How to use your cellular-enabled iPad on overseas trips

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I travel a lot and find it really convenient to be able to use my iPad to access internet content anywhere, even when I’m not near a wifi hotspot. Sure, I have my iPhone with me, but lots of content is just better on the iPad: reading foreign newspapers, downloading Kindle books for train or plane time-killing, using maps in the car to find your way to a cool tourist attraction… you get the idea. You could sign up for a US provider’s data roaming plan, but the prices are no less than robbery (e.g., $30 for 150mb of data from a provider who shall remain nameless). By comparison, I bought 2GB of data on my latest trip to England for £10 (about $15). Luckily for us, iPads come unlocked from the factory, unlike iPhones from some providers. And once you know the process, getting online overseas is cheap and easy. (The following instructions will work on your unlocked iPhone as well.)

Prepaid data explained: in most parts of the world, people pay for cellular data up front, and when they use up what they bought, they just buy more. No contracts, no paid-for unused data wasted at the end of the month, and no exorbitant overage charges.

Removing your US SIM card: See the photos below for the SIM card holder on your iPad. Unfold a paperclip and poke it into the little hole, press *hard* and the SIM tray pops out. Put your US SIM someplace safe and you’re ready for your foreign SIM.

IMG_2216IMG_2217How to buy a SIM overseas: The easiest way to buy a foreign SIM and have the seller pre-load it with data is to go to a carrier’s storefront. In Europe these are places with names like Vodaphone, Orange, Mobistar, etc. If I’m traveling for work I usually ask a colleague which carrier has the best coverage/price combination. If I’m traveling for pleasure, cab drivers always have an opinion on the best carrier. At the carrier’s shop, you simply ask for a pre-paid SIM for your iPad (take the iPad with you), and tell them how much data you want. In my experience 1gb/week is plenty but I save big downloads like movies when on wifi back at my hotrel, and of course YMMV. The nice thing about buying a SIM in the carrier’s shop is that they will usually install the SIM for you and check that it’s working: if it’s not working they’ll help fix it.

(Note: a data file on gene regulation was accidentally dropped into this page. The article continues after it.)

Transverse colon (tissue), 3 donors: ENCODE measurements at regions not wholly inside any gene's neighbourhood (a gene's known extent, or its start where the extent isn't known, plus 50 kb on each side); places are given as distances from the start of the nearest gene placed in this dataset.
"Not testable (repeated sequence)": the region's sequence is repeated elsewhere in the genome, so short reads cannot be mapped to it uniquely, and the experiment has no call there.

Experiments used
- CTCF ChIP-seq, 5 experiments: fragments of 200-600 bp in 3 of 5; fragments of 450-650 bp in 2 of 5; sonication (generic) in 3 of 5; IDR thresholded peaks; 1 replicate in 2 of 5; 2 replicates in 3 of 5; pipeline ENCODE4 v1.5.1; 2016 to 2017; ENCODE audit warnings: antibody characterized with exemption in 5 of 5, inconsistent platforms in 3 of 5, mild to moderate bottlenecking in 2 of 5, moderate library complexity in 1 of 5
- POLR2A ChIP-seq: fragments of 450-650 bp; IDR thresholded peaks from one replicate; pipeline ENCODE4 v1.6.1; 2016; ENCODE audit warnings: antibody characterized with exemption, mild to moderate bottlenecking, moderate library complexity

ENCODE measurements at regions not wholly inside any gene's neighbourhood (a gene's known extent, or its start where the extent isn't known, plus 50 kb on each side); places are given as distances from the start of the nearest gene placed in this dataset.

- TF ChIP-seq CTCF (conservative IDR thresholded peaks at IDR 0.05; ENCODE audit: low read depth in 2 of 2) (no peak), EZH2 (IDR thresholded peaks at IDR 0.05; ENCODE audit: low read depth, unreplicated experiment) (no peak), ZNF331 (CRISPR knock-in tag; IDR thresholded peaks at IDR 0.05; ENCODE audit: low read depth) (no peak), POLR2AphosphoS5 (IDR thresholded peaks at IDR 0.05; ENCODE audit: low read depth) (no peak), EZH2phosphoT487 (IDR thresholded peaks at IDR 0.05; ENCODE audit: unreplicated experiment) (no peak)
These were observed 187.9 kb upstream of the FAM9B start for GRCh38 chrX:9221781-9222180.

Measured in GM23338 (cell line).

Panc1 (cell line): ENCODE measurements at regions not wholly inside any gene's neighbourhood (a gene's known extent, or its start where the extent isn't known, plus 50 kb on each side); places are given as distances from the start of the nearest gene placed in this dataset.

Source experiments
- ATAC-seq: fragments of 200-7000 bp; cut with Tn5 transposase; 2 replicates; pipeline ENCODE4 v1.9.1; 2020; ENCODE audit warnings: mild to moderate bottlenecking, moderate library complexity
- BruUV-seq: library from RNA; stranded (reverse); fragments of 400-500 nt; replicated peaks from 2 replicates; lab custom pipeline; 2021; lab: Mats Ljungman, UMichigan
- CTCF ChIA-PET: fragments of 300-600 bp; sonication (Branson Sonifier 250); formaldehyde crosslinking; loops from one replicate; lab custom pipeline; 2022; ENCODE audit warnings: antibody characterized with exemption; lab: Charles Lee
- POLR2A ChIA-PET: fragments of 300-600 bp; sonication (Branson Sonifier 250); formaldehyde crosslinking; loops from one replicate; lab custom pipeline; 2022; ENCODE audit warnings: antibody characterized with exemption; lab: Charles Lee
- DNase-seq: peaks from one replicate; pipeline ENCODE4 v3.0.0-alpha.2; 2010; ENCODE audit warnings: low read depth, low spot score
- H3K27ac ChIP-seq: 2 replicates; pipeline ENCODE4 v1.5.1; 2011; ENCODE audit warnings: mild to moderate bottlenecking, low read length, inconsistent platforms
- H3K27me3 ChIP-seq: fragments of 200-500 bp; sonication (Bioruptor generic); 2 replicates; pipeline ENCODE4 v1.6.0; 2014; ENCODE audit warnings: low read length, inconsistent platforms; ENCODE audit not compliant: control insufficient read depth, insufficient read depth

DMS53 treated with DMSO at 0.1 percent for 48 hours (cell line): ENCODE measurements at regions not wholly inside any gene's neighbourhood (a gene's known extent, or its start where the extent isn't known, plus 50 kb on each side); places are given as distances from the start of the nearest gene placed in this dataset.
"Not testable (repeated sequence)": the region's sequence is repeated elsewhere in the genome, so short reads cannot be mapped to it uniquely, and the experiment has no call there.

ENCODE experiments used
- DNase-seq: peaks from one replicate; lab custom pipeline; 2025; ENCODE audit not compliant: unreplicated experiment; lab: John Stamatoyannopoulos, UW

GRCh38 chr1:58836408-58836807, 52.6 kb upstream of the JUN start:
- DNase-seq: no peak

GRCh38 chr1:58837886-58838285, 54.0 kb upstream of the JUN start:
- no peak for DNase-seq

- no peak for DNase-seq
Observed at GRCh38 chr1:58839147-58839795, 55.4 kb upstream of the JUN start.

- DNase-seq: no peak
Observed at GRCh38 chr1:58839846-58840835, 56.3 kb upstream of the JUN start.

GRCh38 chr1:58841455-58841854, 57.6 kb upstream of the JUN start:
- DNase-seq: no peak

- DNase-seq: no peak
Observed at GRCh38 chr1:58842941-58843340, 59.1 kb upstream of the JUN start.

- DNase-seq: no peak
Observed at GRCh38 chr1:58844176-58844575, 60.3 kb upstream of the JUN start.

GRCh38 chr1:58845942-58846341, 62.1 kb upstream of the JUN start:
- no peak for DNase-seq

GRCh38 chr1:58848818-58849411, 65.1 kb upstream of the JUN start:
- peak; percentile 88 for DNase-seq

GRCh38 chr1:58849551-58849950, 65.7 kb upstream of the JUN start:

Sometimes in small towns carriers don’t have their own shops, or you may want or need a SIM during off-hours when carrier shops aren’t open. If so, the second way to buy a SIM is through a local retailer like a convenience store. For example, when I was last in Switzerland I bought a SIM at the hotel gift shop. This involves a couple more steps, but is still not hard. You need to be sure you’re buying the correctly sized SIM for your iPad: iPad versions 1–3 take a micro SIM. All iPads after that, and all iPad Minis take a nano SIM. Make sure you get the right size: some shops will cut a larger SIM down for you and this works fine. Or you could carry a SIM cutter like I do ($6.99 on Amazon). You just put the SIM in the tray (it only fits one way so you can’t get it wrong) and slide the SIM tray back in the iPad until it’s flush. Once the SIM is installed you call the carrier on a telephone, tell them the phone number of the SIM which can be found on the SIM package you bought, and use your credit card to add data.

With a local SIM and data loaded up, you’re good to go. You may even be able to us the same SIM when changing countries, but this varies widely. To try it, turn on “data roaming” when using a foreign SIM, but also be sure to turn it off when you re-install your US SIM to avoid huge roaming charges. For example, my UK SIM worked great in Amsterdam, but my Swiss SIM didn’t.

Marc Luoma

I'm an iPad, and iPhone enthusiast, Mac user since '84, world traveler, dog and cat lover, living in Kigali Rwanda for a year.

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